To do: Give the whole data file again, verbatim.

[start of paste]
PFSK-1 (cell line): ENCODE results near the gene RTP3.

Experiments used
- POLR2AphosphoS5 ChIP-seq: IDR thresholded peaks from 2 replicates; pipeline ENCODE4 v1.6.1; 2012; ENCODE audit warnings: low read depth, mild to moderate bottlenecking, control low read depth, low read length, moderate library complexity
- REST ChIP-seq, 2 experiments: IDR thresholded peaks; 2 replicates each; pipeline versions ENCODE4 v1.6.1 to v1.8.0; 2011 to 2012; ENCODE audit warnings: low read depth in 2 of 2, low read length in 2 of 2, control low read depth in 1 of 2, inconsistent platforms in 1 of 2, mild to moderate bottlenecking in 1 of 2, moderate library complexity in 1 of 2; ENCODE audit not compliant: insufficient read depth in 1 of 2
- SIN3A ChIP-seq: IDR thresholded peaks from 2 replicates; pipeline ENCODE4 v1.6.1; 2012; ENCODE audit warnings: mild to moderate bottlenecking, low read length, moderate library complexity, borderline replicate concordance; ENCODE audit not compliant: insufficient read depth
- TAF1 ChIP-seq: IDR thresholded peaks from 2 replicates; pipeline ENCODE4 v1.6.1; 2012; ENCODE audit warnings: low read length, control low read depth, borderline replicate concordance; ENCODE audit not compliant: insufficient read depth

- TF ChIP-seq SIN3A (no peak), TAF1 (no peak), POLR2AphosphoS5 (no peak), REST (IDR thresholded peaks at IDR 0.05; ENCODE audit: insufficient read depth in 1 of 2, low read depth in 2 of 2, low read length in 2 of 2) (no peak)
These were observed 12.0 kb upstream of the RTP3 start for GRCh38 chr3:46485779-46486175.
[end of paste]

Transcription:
PFSK-1 (cell line): ENCODE results near the gene RTP3.

Experiments used
- POLR2AphosphoS5 ChIP-seq: IDR thresholded peaks from 2 replicates; pipeline ENCODE4 v1.6.1; 2012; ENCODE audit warnings: low read depth, mild to moderate bottlenecking, control low read depth, low read length, moderate library complexity
- REST ChIP-seq, 2 experiments: IDR thresholded peaks; 2 replicates each; pipeline versions ENCODE4 v1.6.1 to v1.8.0; 2011 to 2012; ENCODE audit warnings: low read depth in 2 of 2, low read length in 2 of 2, control low read depth in 1 of 2, inconsistent platforms in 1 of 2, mild to moderate bottlenecking in 1 of 2, moderate library complexity in 1 of 2; ENCODE audit not compliant: insufficient read depth in 1 of 2
- SIN3A ChIP-seq: IDR thresholded peaks from 2 replicates; pipeline ENCODE4 v1.6.1; 2012; ENCODE audit warnings: mild to moderate bottlenecking, low read length, moderate library complexity, borderline replicate concordance; ENCODE audit not compliant: insufficient read depth
- TAF1 ChIP-seq: IDR thresholded peaks from 2 replicates; pipeline ENCODE4 v1.6.1; 2012; ENCODE audit warnings: low read length, control low read depth, borderline replicate concordance; ENCODE audit not compliant: insufficient read depth

- TF ChIP-seq SIN3A (no peak), TAF1 (no peak), POLR2AphosphoS5 (no peak), REST (IDR thresholded peaks at IDR 0.05; ENCODE audit: insufficient read depth in 1 of 2, low read depth in 2 of 2, low read length in 2 of 2) (no peak)
These were observed 12.0 kb upstream of the RTP3 start for GRCh38 chr3:46485779-46486175.